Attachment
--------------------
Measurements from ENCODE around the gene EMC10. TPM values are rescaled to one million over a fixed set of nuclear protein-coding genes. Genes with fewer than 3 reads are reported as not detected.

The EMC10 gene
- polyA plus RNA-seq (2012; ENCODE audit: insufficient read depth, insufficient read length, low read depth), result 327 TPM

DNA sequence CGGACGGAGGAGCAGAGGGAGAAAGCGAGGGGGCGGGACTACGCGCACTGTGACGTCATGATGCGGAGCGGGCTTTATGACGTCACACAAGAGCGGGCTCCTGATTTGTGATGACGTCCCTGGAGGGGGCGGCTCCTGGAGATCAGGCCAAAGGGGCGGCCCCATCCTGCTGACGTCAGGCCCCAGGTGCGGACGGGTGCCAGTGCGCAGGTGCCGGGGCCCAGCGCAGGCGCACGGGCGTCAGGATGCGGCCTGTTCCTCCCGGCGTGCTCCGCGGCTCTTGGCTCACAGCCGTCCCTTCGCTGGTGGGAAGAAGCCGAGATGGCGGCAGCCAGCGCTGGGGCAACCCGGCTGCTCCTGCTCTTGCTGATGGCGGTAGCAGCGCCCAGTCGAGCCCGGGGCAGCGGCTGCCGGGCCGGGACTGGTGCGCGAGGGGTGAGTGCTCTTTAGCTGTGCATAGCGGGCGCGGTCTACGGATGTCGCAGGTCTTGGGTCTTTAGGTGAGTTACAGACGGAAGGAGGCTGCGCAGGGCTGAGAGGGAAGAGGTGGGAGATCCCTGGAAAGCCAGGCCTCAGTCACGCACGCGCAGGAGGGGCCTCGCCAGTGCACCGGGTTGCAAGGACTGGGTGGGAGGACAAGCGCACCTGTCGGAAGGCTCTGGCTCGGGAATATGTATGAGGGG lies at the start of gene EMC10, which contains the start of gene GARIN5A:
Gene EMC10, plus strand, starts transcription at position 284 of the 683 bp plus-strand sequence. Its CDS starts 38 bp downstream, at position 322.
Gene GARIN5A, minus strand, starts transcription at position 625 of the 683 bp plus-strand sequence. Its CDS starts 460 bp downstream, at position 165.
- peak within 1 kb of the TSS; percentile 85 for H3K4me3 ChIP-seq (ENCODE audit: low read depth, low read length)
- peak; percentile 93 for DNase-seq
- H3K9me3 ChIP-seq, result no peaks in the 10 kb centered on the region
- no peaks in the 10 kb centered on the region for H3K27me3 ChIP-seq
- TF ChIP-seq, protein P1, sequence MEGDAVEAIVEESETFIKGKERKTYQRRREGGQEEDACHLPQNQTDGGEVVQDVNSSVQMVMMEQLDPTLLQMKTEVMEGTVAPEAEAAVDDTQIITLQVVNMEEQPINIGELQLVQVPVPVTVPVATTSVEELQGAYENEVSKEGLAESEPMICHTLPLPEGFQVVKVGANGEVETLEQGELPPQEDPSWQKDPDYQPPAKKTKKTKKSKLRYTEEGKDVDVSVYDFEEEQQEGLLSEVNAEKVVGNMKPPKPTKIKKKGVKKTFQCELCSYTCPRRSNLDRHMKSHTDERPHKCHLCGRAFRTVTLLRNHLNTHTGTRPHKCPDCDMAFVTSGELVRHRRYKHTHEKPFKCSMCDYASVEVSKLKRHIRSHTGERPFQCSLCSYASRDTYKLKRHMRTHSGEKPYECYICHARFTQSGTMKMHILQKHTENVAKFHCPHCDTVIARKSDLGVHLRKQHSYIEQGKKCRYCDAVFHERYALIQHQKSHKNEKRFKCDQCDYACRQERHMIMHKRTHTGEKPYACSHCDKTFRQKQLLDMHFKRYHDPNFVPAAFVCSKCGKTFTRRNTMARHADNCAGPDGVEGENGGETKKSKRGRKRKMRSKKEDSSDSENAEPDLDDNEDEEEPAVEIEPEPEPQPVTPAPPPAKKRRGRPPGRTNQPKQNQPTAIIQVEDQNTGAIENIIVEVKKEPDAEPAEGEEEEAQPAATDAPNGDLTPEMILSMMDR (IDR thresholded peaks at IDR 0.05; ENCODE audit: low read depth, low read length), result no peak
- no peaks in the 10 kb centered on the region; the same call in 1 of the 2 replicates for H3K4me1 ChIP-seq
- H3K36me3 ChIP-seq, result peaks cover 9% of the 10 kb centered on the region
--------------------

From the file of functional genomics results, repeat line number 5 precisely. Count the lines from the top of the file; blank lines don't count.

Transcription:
Gene EMC10, plus strand, starts transcription at position 284 of the 683 bp plus-strand sequence. Its CDS starts 38 bp downstream, at position 322.